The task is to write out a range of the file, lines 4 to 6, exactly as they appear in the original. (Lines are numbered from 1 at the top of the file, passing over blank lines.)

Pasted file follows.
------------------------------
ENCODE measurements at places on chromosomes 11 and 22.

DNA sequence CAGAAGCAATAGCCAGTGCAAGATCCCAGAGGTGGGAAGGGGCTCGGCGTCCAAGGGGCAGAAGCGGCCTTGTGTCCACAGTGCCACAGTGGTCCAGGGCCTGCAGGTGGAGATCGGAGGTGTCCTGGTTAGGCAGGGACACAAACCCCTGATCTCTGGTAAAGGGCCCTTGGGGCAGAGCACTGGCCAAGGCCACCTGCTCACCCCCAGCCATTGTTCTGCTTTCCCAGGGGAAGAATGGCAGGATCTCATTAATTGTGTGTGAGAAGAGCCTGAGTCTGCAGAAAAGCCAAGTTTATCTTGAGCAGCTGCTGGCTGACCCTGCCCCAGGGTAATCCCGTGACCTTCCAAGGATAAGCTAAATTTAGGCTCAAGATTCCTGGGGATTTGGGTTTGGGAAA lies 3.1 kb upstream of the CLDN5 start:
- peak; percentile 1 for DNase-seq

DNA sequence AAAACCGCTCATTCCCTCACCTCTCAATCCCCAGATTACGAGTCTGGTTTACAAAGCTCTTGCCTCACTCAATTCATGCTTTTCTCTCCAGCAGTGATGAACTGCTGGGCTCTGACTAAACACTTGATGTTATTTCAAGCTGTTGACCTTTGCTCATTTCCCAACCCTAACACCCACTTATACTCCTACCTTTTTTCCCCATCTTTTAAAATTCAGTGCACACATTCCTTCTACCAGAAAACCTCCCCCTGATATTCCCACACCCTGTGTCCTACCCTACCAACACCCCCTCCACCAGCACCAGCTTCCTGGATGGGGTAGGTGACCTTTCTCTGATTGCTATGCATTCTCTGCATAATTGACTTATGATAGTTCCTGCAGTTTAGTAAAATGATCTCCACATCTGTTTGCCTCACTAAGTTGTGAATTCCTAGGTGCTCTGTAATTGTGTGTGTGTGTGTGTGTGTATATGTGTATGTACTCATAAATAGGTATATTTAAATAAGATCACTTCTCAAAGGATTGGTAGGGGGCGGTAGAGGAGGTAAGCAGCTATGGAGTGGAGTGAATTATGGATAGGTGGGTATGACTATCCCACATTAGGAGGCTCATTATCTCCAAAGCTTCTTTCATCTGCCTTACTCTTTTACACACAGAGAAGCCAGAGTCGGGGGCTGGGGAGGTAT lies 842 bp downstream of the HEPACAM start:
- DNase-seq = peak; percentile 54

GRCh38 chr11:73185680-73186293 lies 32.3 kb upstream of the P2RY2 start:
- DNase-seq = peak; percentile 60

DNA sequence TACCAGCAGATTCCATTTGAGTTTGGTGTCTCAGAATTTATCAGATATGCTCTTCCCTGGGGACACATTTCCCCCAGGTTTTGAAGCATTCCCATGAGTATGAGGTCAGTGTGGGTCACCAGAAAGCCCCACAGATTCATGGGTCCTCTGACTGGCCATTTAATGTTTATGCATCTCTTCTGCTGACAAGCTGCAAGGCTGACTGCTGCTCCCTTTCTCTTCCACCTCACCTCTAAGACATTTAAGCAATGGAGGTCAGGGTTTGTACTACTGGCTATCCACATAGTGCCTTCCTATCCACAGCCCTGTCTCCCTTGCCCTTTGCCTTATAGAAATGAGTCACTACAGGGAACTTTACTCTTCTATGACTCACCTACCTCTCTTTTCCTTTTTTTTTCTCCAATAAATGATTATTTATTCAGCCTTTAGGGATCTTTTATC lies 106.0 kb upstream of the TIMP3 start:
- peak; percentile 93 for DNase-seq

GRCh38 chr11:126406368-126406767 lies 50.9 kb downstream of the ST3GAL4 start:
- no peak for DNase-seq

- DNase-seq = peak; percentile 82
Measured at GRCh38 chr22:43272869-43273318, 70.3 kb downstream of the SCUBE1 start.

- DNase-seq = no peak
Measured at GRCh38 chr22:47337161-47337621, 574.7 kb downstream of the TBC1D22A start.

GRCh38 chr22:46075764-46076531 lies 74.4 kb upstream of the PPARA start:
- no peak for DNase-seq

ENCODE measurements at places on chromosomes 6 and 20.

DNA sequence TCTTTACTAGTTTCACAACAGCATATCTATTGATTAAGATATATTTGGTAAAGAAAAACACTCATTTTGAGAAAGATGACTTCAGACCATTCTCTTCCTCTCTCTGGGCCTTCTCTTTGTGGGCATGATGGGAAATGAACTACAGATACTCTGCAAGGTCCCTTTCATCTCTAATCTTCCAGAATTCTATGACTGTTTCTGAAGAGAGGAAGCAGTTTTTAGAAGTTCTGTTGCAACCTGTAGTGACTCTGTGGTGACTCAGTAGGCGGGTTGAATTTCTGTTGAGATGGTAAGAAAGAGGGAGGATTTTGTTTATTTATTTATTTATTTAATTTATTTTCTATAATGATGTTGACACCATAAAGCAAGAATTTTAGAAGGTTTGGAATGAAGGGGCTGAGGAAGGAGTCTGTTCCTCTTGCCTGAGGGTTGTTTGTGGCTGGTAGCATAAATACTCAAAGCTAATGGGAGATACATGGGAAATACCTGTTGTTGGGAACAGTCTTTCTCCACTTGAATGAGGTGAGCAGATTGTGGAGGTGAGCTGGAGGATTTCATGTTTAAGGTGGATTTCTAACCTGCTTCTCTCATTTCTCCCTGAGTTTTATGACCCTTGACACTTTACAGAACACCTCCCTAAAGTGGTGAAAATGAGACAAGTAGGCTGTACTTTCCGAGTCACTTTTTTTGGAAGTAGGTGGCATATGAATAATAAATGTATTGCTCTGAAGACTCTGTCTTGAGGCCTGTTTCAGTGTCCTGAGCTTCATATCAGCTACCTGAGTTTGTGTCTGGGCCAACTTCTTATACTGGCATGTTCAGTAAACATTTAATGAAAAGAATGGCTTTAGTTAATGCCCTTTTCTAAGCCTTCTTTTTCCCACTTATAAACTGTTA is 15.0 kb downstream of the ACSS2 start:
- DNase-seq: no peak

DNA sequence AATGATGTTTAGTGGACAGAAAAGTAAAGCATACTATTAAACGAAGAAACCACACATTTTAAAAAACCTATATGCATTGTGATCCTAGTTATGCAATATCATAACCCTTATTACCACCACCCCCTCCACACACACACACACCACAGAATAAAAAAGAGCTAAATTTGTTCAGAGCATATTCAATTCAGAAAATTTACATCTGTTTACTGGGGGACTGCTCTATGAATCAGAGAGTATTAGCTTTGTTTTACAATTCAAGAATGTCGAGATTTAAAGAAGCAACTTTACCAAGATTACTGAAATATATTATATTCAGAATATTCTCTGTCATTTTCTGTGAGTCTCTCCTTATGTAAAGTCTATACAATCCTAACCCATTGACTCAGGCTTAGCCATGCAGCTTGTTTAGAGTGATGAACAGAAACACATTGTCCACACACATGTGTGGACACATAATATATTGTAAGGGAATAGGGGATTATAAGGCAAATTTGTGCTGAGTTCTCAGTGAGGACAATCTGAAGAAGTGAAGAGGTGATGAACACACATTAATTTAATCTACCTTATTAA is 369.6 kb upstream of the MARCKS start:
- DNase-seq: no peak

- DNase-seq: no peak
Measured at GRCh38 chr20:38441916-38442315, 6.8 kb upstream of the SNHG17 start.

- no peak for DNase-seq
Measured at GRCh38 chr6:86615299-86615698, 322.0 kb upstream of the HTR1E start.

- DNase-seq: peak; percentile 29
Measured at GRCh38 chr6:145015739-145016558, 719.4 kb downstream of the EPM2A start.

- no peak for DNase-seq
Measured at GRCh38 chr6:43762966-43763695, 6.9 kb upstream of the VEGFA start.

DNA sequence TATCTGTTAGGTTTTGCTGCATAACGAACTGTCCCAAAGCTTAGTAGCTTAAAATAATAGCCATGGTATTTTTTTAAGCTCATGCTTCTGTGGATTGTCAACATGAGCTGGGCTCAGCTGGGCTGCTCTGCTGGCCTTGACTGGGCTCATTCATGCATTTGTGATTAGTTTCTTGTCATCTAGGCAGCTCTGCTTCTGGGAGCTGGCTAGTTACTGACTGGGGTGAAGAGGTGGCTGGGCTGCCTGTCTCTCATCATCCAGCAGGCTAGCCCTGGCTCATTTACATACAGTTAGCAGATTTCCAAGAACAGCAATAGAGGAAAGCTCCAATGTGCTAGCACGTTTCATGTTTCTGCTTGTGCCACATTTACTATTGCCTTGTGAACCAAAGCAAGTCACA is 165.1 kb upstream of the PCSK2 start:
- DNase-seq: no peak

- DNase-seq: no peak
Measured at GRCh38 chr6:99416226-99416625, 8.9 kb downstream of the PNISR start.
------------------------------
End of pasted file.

DNA sequence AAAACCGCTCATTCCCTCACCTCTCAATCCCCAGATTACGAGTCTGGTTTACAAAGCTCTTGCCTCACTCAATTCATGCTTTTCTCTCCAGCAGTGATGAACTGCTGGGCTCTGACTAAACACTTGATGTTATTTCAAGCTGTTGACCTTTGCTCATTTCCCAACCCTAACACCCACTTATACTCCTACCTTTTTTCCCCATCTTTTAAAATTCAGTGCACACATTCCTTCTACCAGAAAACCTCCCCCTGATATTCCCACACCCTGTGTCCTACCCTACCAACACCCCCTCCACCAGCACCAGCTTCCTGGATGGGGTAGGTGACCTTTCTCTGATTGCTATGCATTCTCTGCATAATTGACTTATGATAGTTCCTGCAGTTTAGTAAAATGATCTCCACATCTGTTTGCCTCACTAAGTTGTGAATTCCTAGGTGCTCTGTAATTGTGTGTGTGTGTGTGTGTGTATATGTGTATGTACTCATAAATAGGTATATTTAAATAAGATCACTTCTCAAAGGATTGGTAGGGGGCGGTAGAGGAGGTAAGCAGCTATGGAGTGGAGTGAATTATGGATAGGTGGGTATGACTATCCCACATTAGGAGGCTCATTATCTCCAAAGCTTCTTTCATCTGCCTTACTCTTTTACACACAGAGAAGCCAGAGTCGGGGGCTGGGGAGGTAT lies 842 bp downstream of the HEPACAM start:
- DNase-seq = peak; percentile 54

GRCh38 chr11:73185680-73186293 lies 32.3 kb upstream of the P2RY2 start: